Oxford History: Schools


Central Girls’ School, New Inn Hall Street

Central Girls' School

The above picture was drawn by Hervey Rutherford in 1900 and appeared in The Builder of 18 May 1901. The accompanying text reads:


This building has been erected for the Oxford School Board, to accommodate about 300 girls, and is situated in New Inn Hall-street. It also contains a cookery centre and a pupil teachers’ centre.

The school has a stone front, and the roof is covered with Yorkshire stone slates.

Messrs. Kingerlee & Sons, of Oxford, were the builders, and Mr. Leonard Stokes the architect. The drawing is exhibited at the Royal Academy.

The Central School for Girls (founded in about 1797) was taken over by the Oxford School Board in 1898, when it was occupying the old Wesleyan Chapel in New Inn Hall Street. The school board bought another site in that street from Balliol College for a new, purpose-built school building: it was designed by Leonard Stokes and described by Pevsner as “not really like any other Oxford building”. The girls moved in towards the end of 1900, and the building was formerly opened by Sir William Anson in January 1901.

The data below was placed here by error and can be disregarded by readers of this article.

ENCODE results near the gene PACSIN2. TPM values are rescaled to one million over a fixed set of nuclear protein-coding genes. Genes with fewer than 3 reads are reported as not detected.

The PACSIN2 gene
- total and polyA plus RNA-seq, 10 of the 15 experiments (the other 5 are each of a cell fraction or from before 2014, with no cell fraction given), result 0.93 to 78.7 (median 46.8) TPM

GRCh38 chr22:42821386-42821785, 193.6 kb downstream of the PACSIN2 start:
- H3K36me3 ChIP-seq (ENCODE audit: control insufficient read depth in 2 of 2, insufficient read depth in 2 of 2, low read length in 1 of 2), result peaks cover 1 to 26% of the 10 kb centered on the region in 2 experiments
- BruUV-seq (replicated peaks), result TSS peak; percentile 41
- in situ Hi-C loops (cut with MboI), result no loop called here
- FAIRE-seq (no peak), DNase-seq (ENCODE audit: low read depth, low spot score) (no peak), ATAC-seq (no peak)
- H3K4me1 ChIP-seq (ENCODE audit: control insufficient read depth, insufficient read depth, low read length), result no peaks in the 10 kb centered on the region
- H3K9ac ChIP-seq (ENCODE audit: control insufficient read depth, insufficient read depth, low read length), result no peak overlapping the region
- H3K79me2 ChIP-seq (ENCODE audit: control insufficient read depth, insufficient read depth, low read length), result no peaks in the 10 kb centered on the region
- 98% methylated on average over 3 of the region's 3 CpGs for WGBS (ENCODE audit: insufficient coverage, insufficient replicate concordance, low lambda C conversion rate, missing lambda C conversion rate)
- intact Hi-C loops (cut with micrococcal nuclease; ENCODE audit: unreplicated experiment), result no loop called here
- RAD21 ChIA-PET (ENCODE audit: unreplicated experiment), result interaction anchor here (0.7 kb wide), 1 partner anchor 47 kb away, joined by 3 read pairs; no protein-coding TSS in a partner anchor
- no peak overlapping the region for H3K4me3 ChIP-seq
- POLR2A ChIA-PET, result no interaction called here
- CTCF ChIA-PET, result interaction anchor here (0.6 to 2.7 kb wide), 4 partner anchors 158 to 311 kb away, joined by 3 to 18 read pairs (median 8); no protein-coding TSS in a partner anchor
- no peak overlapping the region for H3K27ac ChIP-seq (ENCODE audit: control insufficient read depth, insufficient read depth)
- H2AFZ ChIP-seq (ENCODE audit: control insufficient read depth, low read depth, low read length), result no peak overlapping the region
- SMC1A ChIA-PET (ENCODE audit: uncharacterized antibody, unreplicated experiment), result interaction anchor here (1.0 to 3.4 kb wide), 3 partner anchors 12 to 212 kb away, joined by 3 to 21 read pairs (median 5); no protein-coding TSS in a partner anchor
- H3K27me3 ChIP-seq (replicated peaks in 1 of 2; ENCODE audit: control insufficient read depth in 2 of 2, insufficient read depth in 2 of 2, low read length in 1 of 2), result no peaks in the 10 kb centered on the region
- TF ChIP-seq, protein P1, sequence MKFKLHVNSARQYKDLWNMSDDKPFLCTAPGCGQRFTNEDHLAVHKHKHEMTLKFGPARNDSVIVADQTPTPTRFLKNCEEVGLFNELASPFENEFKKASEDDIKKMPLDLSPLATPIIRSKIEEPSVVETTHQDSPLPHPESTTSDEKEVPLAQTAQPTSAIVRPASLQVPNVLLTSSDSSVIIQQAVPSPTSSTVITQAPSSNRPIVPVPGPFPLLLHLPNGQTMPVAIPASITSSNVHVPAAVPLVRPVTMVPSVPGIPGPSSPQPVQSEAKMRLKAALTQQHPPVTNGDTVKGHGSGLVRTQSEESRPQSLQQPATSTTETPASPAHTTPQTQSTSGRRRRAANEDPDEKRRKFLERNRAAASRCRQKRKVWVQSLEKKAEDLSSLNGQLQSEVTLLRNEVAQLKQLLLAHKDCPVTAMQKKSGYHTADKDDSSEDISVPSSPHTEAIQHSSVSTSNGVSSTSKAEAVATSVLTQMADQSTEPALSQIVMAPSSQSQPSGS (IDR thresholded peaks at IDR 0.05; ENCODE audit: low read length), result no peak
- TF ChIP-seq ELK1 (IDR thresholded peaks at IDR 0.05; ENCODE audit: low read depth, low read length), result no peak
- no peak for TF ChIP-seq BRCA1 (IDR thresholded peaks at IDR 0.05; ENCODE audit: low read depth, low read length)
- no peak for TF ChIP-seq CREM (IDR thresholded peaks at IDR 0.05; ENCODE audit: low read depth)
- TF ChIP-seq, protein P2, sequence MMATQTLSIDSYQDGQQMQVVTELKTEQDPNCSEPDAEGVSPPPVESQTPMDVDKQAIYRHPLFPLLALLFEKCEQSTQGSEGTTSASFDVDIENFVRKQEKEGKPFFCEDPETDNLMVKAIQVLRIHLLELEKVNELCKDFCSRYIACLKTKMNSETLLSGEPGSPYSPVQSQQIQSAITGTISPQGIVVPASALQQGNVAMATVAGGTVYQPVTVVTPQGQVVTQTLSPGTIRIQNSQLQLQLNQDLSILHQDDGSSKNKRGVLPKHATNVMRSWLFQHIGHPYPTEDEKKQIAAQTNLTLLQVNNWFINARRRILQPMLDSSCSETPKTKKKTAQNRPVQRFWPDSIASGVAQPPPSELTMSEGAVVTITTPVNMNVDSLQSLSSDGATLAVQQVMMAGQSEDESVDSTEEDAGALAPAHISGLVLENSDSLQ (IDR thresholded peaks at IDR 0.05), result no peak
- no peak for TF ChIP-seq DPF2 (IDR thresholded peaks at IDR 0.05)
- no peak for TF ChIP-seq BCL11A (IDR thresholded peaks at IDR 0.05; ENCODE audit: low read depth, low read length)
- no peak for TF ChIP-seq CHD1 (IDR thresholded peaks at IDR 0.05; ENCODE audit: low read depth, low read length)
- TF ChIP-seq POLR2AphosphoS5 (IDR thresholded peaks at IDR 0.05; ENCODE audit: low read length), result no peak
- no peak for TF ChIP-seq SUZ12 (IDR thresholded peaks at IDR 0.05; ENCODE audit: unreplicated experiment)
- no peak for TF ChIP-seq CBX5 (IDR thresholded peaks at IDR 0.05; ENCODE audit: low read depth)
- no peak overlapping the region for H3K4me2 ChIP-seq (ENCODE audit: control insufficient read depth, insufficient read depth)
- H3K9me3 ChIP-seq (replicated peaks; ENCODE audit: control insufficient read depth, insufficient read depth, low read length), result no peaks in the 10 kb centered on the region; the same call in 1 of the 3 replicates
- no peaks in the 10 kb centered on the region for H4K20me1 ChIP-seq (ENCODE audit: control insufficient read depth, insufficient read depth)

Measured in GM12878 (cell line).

By the end of the 1940s, it was the third choice for a girl who passed the 11+:

  1. Oxford High School for Girls
  2. Milham Ford School
  3. Central Girls’ School
  4. Girls’ Technical School (in St Ebbe’s until 1954).

School dinners were taken in the Hall of New Road Baptist Church, which was adjacent to the school. The girls went to the nearby Wesley Memorial Church Hall for PE, and for outdoor sports had to walk to the field in Manor Road.

The school moved up to Gipsy Lane in Headington in 1959, becoming Cheney County Secondary Girls’ School, and its former building is now part of St Peter’s College.

©Stephanie Jenkins

Last updated: 11 September, 2012

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